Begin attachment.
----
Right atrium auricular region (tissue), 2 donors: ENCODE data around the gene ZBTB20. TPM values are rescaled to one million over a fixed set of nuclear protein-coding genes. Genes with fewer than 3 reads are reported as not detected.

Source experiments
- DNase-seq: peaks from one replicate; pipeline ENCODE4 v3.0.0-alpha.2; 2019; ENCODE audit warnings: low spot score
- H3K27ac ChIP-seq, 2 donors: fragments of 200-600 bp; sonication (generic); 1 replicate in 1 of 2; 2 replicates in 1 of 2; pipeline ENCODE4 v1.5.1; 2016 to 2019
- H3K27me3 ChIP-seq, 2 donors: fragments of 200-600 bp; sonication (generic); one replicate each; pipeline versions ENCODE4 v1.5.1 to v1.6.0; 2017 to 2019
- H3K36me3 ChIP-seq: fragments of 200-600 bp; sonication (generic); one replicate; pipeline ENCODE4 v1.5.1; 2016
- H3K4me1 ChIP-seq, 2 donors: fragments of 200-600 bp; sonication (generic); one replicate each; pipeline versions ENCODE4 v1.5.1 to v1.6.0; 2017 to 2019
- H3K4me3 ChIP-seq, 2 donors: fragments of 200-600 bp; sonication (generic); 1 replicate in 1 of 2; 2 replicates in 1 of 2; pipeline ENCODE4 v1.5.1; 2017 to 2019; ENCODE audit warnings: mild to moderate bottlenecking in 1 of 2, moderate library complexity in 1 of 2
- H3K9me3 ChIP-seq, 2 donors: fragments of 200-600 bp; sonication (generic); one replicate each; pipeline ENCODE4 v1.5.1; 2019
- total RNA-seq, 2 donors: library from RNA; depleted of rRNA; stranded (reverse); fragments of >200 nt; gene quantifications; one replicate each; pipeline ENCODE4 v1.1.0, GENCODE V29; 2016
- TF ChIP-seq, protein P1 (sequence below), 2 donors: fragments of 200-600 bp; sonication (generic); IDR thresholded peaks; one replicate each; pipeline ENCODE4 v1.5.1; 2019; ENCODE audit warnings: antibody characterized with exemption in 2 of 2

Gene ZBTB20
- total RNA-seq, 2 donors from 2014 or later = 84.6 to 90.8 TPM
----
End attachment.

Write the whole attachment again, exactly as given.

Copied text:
Right atrium auricular region (tissue), 2 donors: ENCODE data around the gene ZBTB20. TPM values are rescaled to one million over a fixed set of nuclear protein-coding genes. Genes with fewer than 3 reads are reported as not detected.

Source experiments
- DNase-seq: peaks from one replicate; pipeline ENCODE4 v3.0.0-alpha.2; 2019; ENCODE audit warnings: low spot score
- H3K27ac ChIP-seq, 2 donors: fragments of 200-600 bp; sonication (generic); 1 replicate in 1 of 2; 2 replicates in 1 of 2; pipeline ENCODE4 v1.5.1; 2016 to 2019
- H3K27me3 ChIP-seq, 2 donors: fragments of 200-600 bp; sonication (generic); one replicate each; pipeline versions ENCODE4 v1.5.1 to v1.6.0; 2017 to 2019
- H3K36me3 ChIP-seq: fragments of 200-600 bp; sonication (generic); one replicate; pipeline ENCODE4 v1.5.1; 2016
- H3K4me1 ChIP-seq, 2 donors: fragments of 200-600 bp; sonication (generic); one replicate each; pipeline versions ENCODE4 v1.5.1 to v1.6.0; 2017 to 2019
- H3K4me3 ChIP-seq, 2 donors: fragments of 200-600 bp; sonication (generic); 1 replicate in 1 of 2; 2 replicates in 1 of 2; pipeline ENCODE4 v1.5.1; 2017 to 2019; ENCODE audit warnings: mild to moderate bottlenecking in 1 of 2, moderate library complexity in 1 of 2
- H3K9me3 ChIP-seq, 2 donors: fragments of 200-600 bp; sonication (generic); one replicate each; pipeline ENCODE4 v1.5.1; 2019
- total RNA-seq, 2 donors: library from RNA; depleted of rRNA; stranded (reverse); fragments of >200 nt; gene quantifications; one replicate each; pipeline ENCODE4 v1.1.0, GENCODE V29; 2016
- TF ChIP-seq, protein P1 (sequence below), 2 donors: fragments of 200-600 bp; sonication (generic); IDR thresholded peaks; one replicate each; pipeline ENCODE4 v1.5.1; 2019; ENCODE audit warnings: antibody characterized with exemption in 2 of 2

Gene ZBTB20
- total RNA-seq, 2 donors from 2014 or later = 84.6 to 90.8 TPM